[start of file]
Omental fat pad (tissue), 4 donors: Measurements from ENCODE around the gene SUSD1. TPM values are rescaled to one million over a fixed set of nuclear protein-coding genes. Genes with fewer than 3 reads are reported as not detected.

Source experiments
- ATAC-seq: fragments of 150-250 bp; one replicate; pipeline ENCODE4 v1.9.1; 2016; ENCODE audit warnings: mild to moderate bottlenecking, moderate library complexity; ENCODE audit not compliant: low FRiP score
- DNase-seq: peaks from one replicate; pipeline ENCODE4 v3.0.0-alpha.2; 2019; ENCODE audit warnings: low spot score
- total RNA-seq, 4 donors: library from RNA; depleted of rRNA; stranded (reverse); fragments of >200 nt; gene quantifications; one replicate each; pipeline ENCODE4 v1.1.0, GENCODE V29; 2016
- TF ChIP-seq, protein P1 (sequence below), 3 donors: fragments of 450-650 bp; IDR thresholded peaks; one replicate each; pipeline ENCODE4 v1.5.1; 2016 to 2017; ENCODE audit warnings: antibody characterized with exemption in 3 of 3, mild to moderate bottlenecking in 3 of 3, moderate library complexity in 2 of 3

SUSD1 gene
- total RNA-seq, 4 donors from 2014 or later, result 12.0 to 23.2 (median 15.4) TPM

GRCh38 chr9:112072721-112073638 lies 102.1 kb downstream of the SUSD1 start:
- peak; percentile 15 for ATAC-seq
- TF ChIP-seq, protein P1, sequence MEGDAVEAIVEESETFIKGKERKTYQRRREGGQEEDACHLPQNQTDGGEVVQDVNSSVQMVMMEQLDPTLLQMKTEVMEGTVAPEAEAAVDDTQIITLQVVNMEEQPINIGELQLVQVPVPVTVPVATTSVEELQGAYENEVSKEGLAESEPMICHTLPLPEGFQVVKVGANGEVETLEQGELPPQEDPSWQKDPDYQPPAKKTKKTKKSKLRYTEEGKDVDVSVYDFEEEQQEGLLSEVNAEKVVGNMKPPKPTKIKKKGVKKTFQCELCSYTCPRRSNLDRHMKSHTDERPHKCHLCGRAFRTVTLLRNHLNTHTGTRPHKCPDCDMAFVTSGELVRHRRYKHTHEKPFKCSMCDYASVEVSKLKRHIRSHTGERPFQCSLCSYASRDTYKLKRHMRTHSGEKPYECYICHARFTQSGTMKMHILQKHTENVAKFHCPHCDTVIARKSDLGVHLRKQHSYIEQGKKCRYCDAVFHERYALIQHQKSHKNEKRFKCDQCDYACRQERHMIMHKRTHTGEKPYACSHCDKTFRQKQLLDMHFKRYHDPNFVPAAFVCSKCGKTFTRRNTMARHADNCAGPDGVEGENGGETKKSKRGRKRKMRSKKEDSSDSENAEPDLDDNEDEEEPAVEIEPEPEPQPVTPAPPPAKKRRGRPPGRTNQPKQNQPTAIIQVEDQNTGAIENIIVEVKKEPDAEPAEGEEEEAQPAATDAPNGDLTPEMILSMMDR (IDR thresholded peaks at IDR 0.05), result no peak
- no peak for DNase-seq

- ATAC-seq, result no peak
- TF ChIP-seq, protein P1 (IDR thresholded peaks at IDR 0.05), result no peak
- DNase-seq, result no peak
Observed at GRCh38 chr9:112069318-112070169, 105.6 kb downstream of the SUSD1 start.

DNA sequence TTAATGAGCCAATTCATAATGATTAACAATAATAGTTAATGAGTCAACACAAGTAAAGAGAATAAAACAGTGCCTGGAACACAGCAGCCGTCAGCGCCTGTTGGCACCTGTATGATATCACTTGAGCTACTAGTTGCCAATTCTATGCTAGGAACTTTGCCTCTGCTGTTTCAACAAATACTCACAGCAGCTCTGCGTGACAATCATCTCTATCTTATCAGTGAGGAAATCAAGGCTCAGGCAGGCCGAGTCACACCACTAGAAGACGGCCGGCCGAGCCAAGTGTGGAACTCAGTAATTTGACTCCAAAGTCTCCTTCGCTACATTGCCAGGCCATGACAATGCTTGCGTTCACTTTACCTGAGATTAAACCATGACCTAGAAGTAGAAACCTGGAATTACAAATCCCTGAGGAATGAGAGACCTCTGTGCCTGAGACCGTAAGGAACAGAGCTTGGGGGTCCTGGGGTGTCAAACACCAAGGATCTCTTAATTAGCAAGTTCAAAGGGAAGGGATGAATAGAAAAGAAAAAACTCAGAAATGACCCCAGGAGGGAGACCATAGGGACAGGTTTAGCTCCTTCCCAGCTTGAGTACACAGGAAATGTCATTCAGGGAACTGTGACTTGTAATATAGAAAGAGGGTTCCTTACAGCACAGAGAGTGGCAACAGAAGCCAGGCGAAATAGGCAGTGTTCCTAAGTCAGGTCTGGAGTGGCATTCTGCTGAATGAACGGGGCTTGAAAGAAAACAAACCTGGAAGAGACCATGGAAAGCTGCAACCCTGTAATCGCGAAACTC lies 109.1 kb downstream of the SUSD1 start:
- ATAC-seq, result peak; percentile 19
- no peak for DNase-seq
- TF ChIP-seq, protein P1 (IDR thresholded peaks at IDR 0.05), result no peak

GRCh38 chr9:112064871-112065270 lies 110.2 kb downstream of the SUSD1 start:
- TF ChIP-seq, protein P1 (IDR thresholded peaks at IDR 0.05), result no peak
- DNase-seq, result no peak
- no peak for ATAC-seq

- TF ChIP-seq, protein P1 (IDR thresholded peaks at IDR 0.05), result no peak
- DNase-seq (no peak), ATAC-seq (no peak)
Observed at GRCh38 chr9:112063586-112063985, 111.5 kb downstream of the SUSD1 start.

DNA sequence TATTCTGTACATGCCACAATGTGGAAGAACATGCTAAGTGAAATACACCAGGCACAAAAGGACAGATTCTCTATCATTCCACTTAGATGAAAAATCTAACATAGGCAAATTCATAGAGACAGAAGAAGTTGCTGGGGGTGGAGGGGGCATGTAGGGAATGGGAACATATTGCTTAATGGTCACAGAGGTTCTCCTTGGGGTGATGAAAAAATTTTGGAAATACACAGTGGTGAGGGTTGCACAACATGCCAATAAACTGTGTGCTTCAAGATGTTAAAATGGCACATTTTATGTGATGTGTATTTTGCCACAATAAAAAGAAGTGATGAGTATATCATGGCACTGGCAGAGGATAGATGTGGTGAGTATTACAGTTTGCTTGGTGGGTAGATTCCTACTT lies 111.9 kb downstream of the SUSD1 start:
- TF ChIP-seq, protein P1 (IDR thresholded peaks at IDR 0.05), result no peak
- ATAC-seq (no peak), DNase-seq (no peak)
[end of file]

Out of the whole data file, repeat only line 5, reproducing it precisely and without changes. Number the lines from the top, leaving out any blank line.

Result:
- total RNA-seq, 4 donors: library from RNA; depleted of rRNA; stranded (reverse); fragments of >200 nt; gene quantifications; one replicate each; pipeline ENCODE4 v1.1.0, GENCODE V29; 2016